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Restaurant coming to Northwest Bank lot in Bettendorf
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Restaurant coming to Northwest Bank lot in Bettendorf

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A one-story commercial building with a restaurant and drive-through window will be built in the Northwest Bank lot at the corner of Bettendorf's Middle Road and Spruce Hills Drive.

The Bettendorf City Council on Tuesday approved a site plan for a 4,800-square-foot building that would house a restaurant and one or two other businesses, depending on how the space is divided.

The vote was 5-2, with Ald. Jerry Sechser, 1st Ward, and Ald. Bill Connors, 3rd Ward, voting against.

The building is being developed by the Slavens family, Joe Slavens, president and CEO of Northwest Bank, said. Construction is expected to begin yet this year, as soon as building permits can be issued and as weather allows.

Although he declined to identify the restaurant because the lease isn't signed yet, he said it is headquartered in the Quad-Cities and has multiple locations.

Approval of the plan came after two neighborhood residents spoke against it, and after aldermen discussed several concerns including increased traffic posing a safety issue, increased storm water runoff and, as Ald. Lisa Brown, At Large, said, because "I personally don't feel like it feels right.

"It's not Bettendorf," she said.

Although she voted for the development, she said she thinks the existing green space on the corner is "gorgeous" and would rather it stay that way, without pushing a building so close to the corner.

But, as city staff pointed out in the council's committee-of-the-whole meeting on Monday, the proposal meets all the requirements of city code, so there is no defensible reason to deny it. It also is consistent with the city's land use and comprehensive plans.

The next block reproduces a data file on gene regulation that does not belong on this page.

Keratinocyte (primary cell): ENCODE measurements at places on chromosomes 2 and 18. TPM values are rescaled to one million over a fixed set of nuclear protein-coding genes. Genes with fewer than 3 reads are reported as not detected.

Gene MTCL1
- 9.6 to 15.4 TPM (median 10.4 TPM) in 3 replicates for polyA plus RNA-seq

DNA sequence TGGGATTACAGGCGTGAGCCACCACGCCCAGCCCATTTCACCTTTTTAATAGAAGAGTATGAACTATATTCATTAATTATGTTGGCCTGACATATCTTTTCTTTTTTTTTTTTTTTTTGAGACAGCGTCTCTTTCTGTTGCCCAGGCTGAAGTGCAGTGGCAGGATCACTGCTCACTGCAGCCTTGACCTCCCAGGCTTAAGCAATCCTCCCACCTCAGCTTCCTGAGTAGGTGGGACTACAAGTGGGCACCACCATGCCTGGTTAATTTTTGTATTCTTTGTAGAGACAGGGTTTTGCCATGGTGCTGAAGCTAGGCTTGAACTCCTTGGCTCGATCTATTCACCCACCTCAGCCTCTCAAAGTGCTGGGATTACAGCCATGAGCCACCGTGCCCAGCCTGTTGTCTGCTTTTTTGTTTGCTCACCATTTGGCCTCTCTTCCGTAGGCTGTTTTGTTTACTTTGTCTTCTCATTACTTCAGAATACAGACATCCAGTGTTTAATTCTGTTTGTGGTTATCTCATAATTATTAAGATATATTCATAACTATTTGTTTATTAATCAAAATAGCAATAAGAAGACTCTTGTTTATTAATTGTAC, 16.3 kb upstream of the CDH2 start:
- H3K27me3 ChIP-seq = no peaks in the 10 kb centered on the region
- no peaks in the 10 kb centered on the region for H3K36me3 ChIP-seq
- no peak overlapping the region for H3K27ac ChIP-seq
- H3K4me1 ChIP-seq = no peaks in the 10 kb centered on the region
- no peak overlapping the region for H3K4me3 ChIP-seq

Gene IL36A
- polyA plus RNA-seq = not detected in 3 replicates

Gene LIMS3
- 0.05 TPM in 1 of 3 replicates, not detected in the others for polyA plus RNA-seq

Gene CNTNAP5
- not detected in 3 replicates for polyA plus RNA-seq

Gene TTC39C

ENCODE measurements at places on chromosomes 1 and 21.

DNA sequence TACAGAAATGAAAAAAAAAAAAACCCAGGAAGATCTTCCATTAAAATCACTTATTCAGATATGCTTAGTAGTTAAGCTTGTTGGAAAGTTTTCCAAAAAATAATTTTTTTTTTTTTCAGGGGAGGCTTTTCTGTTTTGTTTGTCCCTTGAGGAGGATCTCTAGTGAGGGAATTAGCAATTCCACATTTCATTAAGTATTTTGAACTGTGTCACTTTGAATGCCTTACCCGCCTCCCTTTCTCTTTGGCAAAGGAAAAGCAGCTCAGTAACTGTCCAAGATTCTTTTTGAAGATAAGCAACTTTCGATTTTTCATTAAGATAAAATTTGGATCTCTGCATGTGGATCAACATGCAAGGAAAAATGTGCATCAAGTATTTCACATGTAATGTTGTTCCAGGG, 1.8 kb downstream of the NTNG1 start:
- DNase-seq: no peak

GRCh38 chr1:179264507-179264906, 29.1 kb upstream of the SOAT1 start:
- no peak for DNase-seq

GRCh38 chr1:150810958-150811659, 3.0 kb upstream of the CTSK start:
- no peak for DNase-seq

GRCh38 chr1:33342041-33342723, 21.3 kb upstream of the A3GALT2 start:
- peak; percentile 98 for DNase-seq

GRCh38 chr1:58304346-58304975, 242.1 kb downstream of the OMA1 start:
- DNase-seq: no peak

The one exception would be traffic safety, as the restaurant is expected to bring additional cars to the area and that, coupled with the development of a senior living campus to the northeast of the bank, could cause issues.

At present, the two access points are from Spruce Hills Drive and from the Northwest Bank driveway off Middle Road.

Related to project approval, Northwest Bank developers agreed to a cost-share agreement with the city in which they will help pay for a future traffic study and help pay for changes — such as the building of additional turn lanes or a traffic signal — if the traffic study determines those features are needed.

Meanwhile, the developers of the senior living complex are being asked to do the same.

Ultimately, payment for the traffic study and any recommendations would be shared 43.75% by the city, 43.75% by the developers of the senior project and 12.5% by the Northwest developers.

One of the residents speaking against the proposal, Ken Beck, asked the council to "put a hold on this development until we have a master plan for that whole corner."

When Northwest Bank first received approval to build in the 1970s, there was a private covenant, or agreement, for an 80-foot setback, and adhering to that would "keep the character of Bettendorf on that corner," Beck said.

But that covenant has since expired, and the current setback is 20 feet, Mark Hunt, the city's community development director, said.

Under the proposal approved Tuesday, the drive-through lane will be 20 feet from Middle Road, while the building itself will be 36-40 feet from the street, as the restaurant portion is wider than the remainder of the building, he said.

In a statement before the vote, Ald. Scott Webster, 5th Ward, said that in the future, the council needs to develop a policy about setback requirements for in-fill development, an issue it hasn't had to address very much because most development is new.

"We're not used to this," he said. "We've never really thought about infill as we have with 53rd."

In other business the council:

• Approved a 3% pay raise for City Administrator Decker Ploehn following a favorable performance appraisal in closed session on Monday.

• Applauded the sale of general obligation bonds at 1.57% interest that will put $9.2 million in the city's Community Improvement Projects for the 2020-21 construction year.

Webster noted that an interest rate that low "is like free money."


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